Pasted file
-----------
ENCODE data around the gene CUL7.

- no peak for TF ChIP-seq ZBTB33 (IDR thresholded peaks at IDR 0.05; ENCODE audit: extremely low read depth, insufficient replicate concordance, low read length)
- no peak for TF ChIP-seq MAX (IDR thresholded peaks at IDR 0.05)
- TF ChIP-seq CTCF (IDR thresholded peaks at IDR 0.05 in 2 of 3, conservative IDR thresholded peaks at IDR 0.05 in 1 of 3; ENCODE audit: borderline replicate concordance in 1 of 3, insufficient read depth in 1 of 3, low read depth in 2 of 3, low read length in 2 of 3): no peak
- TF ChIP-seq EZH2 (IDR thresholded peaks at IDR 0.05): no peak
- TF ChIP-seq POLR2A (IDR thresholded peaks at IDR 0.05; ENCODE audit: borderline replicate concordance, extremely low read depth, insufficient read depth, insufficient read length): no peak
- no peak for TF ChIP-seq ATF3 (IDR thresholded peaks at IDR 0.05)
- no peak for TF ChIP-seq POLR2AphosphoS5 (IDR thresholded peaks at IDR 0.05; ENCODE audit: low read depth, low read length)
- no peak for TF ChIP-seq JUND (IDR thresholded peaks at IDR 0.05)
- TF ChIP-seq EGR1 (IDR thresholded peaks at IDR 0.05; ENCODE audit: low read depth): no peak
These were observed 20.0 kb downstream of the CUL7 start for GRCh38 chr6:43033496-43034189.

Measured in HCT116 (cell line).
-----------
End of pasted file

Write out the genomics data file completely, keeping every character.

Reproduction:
ENCODE data around the gene CUL7.

- no peak for TF ChIP-seq ZBTB33 (IDR thresholded peaks at IDR 0.05; ENCODE audit: extremely low read depth, insufficient replicate concordance, low read length)
- no peak for TF ChIP-seq MAX (IDR thresholded peaks at IDR 0.05)
- TF ChIP-seq CTCF (IDR thresholded peaks at IDR 0.05 in 2 of 3, conservative IDR thresholded peaks at IDR 0.05 in 1 of 3; ENCODE audit: borderline replicate concordance in 1 of 3, insufficient read depth in 1 of 3, low read depth in 2 of 3, low read length in 2 of 3): no peak
- TF ChIP-seq EZH2 (IDR thresholded peaks at IDR 0.05): no peak
- TF ChIP-seq POLR2A (IDR thresholded peaks at IDR 0.05; ENCODE audit: borderline replicate concordance, extremely low read depth, insufficient read depth, insufficient read length): no peak
- no peak for TF ChIP-seq ATF3 (IDR thresholded peaks at IDR 0.05)
- no peak for TF ChIP-seq POLR2AphosphoS5 (IDR thresholded peaks at IDR 0.05; ENCODE audit: low read depth, low read length)
- no peak for TF ChIP-seq JUND (IDR thresholded peaks at IDR 0.05)
- TF ChIP-seq EGR1 (IDR thresholded peaks at IDR 0.05; ENCODE audit: low read depth): no peak
These were observed 20.0 kb downstream of the CUL7 start for GRCh38 chr6:43033496-43034189.

Measured in HCT116 (cell line).